I'm talking of raising an army of perhaps 10,000, or approximately double what it is today, plus a small increase to naval and air personnel of perhaps 10-20% IRL numbers. Any greater increase to the navy and air force probably wouldn't be justified as there probably wouldn't be the ships and planes to equip them.

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Doesn't matter much for a mid-90s timeline as they would have been converting to mortars anyway... but it does lend itself to some extra (albeit obsolescent) arty being in warstores.
From what I've read to date, the reserve artillery didn't loose their guns until around 2005 give or take. Have you some information that some switched earlier?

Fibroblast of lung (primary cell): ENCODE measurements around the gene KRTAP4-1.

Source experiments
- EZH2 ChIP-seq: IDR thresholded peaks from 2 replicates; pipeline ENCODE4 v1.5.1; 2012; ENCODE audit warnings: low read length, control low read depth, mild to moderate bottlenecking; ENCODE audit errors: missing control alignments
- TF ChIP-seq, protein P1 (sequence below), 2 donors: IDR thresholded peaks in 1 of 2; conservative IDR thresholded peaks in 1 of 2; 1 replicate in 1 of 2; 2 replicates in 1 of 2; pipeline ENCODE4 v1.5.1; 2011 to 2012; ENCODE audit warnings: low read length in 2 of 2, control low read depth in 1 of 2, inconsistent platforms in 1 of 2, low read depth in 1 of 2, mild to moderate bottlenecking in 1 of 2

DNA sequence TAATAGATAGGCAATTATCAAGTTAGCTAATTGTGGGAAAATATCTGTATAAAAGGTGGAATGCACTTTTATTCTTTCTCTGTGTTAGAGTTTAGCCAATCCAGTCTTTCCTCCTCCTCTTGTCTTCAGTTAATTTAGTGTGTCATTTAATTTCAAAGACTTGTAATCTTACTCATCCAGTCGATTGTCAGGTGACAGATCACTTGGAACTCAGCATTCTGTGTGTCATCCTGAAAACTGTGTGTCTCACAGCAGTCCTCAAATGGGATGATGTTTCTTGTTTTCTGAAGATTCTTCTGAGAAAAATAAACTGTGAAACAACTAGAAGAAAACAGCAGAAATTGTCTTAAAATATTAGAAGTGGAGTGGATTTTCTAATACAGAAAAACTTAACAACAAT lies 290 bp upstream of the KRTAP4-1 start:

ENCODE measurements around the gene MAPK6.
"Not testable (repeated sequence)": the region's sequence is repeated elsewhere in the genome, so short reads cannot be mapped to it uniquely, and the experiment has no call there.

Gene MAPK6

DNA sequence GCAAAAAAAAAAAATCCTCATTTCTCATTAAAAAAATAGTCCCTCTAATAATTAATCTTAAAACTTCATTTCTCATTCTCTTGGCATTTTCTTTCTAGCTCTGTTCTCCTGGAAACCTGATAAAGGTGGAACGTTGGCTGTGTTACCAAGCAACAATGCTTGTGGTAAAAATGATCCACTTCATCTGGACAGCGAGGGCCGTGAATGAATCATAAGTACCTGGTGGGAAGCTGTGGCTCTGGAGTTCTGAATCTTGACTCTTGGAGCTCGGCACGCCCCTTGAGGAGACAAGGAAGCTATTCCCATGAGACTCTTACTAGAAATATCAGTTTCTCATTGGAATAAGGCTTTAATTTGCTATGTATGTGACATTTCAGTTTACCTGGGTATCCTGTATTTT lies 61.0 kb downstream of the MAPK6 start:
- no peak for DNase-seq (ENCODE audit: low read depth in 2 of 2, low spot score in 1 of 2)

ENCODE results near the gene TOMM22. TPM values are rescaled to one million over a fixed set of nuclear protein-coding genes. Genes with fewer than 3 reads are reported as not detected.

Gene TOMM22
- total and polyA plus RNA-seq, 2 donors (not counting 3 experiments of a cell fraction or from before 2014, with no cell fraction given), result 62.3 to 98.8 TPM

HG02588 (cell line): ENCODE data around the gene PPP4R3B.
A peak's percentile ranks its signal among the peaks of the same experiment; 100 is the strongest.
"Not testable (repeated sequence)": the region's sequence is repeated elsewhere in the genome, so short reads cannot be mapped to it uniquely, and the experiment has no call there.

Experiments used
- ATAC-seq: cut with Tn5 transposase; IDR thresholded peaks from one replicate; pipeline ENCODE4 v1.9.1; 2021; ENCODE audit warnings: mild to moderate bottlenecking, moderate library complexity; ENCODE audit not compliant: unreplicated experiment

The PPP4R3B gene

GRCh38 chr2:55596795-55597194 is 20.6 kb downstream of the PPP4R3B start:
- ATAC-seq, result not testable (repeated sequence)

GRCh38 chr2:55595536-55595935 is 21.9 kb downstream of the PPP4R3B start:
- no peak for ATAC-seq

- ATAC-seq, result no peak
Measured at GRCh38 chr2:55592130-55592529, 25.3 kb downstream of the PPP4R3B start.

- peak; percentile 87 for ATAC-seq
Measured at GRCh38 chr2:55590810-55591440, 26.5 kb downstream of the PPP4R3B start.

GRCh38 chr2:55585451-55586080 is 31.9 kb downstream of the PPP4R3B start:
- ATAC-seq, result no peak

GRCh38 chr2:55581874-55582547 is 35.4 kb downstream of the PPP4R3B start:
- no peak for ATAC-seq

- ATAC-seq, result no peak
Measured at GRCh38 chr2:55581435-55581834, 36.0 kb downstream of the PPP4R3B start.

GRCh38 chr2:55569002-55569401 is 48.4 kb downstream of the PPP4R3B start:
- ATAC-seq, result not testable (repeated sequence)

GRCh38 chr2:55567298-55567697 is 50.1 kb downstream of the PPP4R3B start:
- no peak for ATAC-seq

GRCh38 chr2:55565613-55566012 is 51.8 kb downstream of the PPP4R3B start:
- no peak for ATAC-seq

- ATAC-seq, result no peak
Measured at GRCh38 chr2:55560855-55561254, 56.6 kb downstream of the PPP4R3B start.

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  #218  
Old 07-04-2019, 05:05 AM
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<snip>

From what I've read to date, the reserve artillery didn't loose their guns until around 2005 give or take. Have you some information that some switched earlier?
No, just working from my (increasingly poor) memory and I never had that much info on units outside my direct experience e.g. the arty. I'm probably misremembering things and screwing up the timings. For instance, sometime in 1992 or 93, we were told that in the near future Support Coy would be losing their mortars and refitting as SFMG. The mortars would be going to Reserve arty units who would be losing their big guns to the Regs.
That was the talk but it was not mentioned officially at that time.
I'm obviously putting 2 and 2 together and getting about seven & a half as the answer!
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  #219